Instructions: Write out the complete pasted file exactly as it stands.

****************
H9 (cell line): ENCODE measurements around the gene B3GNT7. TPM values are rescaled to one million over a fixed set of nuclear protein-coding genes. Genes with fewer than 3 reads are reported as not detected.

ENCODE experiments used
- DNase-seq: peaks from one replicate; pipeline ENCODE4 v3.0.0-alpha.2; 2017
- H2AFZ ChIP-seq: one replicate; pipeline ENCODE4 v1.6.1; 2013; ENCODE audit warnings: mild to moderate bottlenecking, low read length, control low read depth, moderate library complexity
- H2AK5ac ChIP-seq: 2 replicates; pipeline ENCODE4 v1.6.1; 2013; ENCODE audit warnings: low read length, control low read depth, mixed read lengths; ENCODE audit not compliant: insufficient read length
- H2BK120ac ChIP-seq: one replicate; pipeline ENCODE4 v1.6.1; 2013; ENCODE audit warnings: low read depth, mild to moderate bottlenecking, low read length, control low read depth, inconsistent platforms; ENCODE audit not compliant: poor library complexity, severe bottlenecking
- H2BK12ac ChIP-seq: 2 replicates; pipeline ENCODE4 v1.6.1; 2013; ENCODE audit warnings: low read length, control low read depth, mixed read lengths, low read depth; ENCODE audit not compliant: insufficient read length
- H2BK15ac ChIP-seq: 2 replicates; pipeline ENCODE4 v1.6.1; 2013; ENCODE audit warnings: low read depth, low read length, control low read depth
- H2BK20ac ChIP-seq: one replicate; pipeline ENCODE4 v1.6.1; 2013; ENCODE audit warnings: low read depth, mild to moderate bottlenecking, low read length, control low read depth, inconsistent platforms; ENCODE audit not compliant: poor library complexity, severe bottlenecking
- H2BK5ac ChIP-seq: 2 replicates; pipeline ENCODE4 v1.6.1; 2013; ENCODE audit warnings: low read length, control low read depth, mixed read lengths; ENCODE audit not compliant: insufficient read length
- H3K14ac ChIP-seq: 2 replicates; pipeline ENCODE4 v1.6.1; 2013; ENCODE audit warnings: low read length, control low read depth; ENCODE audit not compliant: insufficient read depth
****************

H9 (cell line): ENCODE measurements around the gene B3GNT7. TPM values are rescaled to one million over a fixed set of nuclear protein-coding genes. Genes with fewer than 3 reads are reported as not detected.

ENCODE experiments used
- DNase-seq: peaks from one replicate; pipeline ENCODE4 v3.0.0-alpha.2; 2017
- H2AFZ ChIP-seq: one replicate; pipeline ENCODE4 v1.6.1; 2013; ENCODE audit warnings: mild to moderate bottlenecking, low read length, control low read depth, moderate library complexity
- H2AK5ac ChIP-seq: 2 replicates; pipeline ENCODE4 v1.6.1; 2013; ENCODE audit warnings: low read length, control low read depth, mixed read lengths; ENCODE audit not compliant: insufficient read length
- H2BK120ac ChIP-seq: one replicate; pipeline ENCODE4 v1.6.1; 2013; ENCODE audit warnings: low read depth, mild to moderate bottlenecking, low read length, control low read depth, inconsistent platforms; ENCODE audit not compliant: poor library complexity, severe bottlenecking
- H2BK12ac ChIP-seq: 2 replicates; pipeline ENCODE4 v1.6.1; 2013; ENCODE audit warnings: low read length, control low read depth, mixed read lengths, low read depth; ENCODE audit not compliant: insufficient read length
- H2BK15ac ChIP-seq: 2 replicates; pipeline ENCODE4 v1.6.1; 2013; ENCODE audit warnings: low read depth, low read length, control low read depth
- H2BK20ac ChIP-seq: one replicate; pipeline ENCODE4 v1.6.1; 2013; ENCODE audit warnings: low read depth, mild to moderate bottlenecking, low read length, control low read depth, inconsistent platforms; ENCODE audit not compliant: poor library complexity, severe bottlenecking
- H2BK5ac ChIP-seq: 2 replicates; pipeline ENCODE4 v1.6.1; 2013; ENCODE audit warnings: low read length, control low read depth, mixed read lengths; ENCODE audit not compliant: insufficient read length
- H3K14ac ChIP-seq: 2 replicates; pipeline ENCODE4 v1.6.1; 2013; ENCODE audit warnings: low read length, control low read depth; ENCODE audit not compliant: insufficient read depth